Good Food Innovation Awards 2013 Announced
In the same spirit of innovation that permeates its faculties all across the various campuses, The University of Guelph created the Good Food Innovation Award to honour food professionals from across the country who strive to provide innovative menu solutions based on Canadian ingredients. There are chefs and restaurants that are the virtual homesteaders of Canadian cuisine. In their evolution, they’ve traveled down different culinary pathways on extraordinary journeys that have led the way for others. They have created milestones. They have created history.
As menus are posted during Food Day Canada, they are also compiled into a rather large file to be held for our panel of judges. The process is long and although one might think relatively easy, it’s quite arduous. This year there were, in fact, to ties…for Gold and also for Bronze. The menus were judged on Canadian content, creativity and clarity. Judges also looked for innovation in the use of ingredients and sustainability in the choice of those ingredients. You can read and salivate over the full menus on their individual web-pages.
This is the third year that Sooke Harbour House has claimed Gold. However joining them on the podium this year is Les Fougères of Chelsea, Quebec. The Silver Award goes to Les Jardins de Métis, the glorious gardens of the Reford family on the south shore of the St.Lawrence.
Bronze is also shared by Executive Chef Roary MacPherson from the Sheraton Hotel Newfoundland and Chef Mark Filatow of Waterfront Restaurant & Wine Bar in Kelowna, B.C. Roary’s menu was pure Newfoundland from the freshly baked molasses and oatmeal loaves to the deep-fried Screech ice cream, spiced beet cake and toffee sauce. The beverage was rhubarb fizz and bakeapple slush. Meanwhile with the assistance of Sous Chef Wayne Morris, Chef Filatow’s was finely tailored to showcase the foraged and cultivated ingredients of the Okanagan Valley from wild salmon with lactic-fermented horseradish cream, dill pollen and spruce tip vinegar to Red Fife doughnuts suff with Claremont apricot jam.. One of their strongest suits is how well they match the local ingredients with the wines harvested all around the city. Their menu was lean and well balanced in every respect.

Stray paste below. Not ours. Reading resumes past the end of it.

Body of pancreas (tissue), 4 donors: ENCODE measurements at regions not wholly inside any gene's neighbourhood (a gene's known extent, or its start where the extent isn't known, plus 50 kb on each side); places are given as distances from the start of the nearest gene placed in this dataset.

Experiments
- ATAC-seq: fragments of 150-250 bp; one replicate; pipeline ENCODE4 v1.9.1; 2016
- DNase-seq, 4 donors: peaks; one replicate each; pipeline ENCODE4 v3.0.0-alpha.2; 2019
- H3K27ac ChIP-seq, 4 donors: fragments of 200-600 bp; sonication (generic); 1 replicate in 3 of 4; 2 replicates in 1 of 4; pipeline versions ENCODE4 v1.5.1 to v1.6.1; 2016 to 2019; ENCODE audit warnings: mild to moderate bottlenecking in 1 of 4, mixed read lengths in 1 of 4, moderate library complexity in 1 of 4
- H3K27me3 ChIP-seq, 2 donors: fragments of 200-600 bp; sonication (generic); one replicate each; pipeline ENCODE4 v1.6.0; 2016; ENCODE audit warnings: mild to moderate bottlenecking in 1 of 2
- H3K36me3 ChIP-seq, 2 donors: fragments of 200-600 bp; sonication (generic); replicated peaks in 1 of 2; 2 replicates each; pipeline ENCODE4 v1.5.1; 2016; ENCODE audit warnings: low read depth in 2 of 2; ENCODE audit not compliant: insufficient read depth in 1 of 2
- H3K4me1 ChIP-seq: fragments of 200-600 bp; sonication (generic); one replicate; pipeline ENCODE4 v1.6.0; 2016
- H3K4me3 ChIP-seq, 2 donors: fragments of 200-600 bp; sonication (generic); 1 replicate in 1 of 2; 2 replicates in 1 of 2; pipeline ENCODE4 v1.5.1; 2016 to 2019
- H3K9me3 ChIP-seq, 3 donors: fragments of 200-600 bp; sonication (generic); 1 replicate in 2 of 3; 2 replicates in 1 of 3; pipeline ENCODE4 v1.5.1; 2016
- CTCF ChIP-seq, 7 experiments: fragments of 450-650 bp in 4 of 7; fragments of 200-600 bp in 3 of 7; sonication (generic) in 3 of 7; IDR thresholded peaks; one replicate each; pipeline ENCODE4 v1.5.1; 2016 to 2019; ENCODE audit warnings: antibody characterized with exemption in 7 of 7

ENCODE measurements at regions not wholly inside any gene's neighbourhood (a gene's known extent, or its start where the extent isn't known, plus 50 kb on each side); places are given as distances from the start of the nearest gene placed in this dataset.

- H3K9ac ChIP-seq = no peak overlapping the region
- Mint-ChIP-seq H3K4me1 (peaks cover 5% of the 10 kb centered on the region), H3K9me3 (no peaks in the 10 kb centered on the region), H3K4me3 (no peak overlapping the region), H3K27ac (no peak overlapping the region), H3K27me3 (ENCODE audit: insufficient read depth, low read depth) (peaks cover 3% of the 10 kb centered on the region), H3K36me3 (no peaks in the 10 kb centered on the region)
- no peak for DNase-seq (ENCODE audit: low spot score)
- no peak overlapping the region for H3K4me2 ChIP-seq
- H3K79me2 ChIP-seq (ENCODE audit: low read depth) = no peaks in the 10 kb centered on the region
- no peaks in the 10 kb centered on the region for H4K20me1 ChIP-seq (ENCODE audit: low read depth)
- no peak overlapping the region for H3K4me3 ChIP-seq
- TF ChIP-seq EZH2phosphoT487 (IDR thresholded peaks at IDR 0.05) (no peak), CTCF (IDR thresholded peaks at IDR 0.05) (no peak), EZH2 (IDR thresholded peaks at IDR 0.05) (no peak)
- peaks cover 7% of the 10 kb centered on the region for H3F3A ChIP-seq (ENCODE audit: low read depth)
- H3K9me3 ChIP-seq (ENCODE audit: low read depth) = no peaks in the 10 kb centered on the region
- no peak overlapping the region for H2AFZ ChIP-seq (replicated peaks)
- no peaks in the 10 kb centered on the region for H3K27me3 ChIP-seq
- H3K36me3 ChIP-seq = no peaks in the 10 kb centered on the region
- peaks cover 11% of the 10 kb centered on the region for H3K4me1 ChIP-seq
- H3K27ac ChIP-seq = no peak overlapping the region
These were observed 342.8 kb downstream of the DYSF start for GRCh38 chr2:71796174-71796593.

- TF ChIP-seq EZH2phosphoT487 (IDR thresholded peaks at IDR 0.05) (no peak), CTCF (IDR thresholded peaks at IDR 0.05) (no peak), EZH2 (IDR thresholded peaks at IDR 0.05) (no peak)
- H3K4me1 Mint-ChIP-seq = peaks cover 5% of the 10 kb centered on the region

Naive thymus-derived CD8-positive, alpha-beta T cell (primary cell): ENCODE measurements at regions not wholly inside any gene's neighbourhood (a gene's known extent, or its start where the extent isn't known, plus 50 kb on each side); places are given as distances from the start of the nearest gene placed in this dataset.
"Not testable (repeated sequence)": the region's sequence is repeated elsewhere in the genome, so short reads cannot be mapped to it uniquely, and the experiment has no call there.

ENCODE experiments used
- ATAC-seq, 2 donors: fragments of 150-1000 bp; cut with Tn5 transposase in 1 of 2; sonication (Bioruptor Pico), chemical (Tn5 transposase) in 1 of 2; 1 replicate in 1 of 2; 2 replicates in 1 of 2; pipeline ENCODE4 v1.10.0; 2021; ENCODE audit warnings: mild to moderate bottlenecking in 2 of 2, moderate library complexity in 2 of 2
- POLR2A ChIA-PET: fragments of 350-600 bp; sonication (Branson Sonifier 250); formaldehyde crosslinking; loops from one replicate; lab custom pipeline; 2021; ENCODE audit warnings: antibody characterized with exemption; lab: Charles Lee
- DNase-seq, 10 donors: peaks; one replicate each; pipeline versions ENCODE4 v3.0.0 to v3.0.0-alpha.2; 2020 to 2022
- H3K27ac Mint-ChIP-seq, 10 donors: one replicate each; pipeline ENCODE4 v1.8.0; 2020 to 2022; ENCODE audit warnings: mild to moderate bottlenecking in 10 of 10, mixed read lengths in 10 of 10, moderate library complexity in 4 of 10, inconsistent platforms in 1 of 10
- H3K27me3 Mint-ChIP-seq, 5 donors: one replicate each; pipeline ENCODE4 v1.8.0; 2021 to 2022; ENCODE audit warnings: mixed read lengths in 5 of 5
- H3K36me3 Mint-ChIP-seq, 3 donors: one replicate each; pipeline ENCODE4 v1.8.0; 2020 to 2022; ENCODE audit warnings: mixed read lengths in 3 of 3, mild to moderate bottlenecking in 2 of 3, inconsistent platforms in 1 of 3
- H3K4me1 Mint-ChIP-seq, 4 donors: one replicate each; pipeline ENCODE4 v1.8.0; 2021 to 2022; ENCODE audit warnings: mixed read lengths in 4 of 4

What made the judges task so difficult this year was the utter embarrassment of riches from chefs and restaurants across the nation. Mere fractions of points separated all of them.
Most Honorable Mentions go to The Breadalbane Inn, Fergus, Ontario; Monkland Taverne, Montreal; Little Louis Oyster Bar, Moncton, N.B.; another Newfoundland restaurant, Raymond’s in St. John’s and Le Hatley Diningroom, Manoir Hovey, North Hatley, Quebec.
We would also graciously thank all the other passionate Canadian chefs who continue to push the boundaries of excellence and who are committed to sourcing some of the most delicious ingredients on earth…our own! Take the time to read their menus. This is our Canada…strong, proud and absolutely delicious!
The University of Guelph, a proud Charter Member of Food Day Canada®, is ranked as Canada’s most inventive university or one of the nation’s top comprehensive universities because of their commitment to student learning and innovative research. The Awards are sponsored by the President’s Office; the College of Business and Economics and the Ontario Agricultural College.
About the images:
These images were taken throughout the 2013 growing season. They are only the tiniest smattering of the culinary work being done on three of the Ontario Agricultural Campuses. The Sustainable Garden Project is a partnership between the School of Hospitality, Food and Tourism and O.A.C.
Yukon Gold and Ruby Gold are cultivars developed by the late Dr. Garnet Johnston and continuously grown in potato trials at the Elora Research Station. At that same station are hundreds of varieties of dry beans, both white and multi-coloured; Crimson Crisp apples are nurtured at the Simcoe Research Station where I first saw artichokes being grown, however this picture was taken at the Muck Crops Research Station near Bradford. The drooping heads of red amaranth were part of the Sustainable Garden Project along with a myriad of berries, greens and herbs.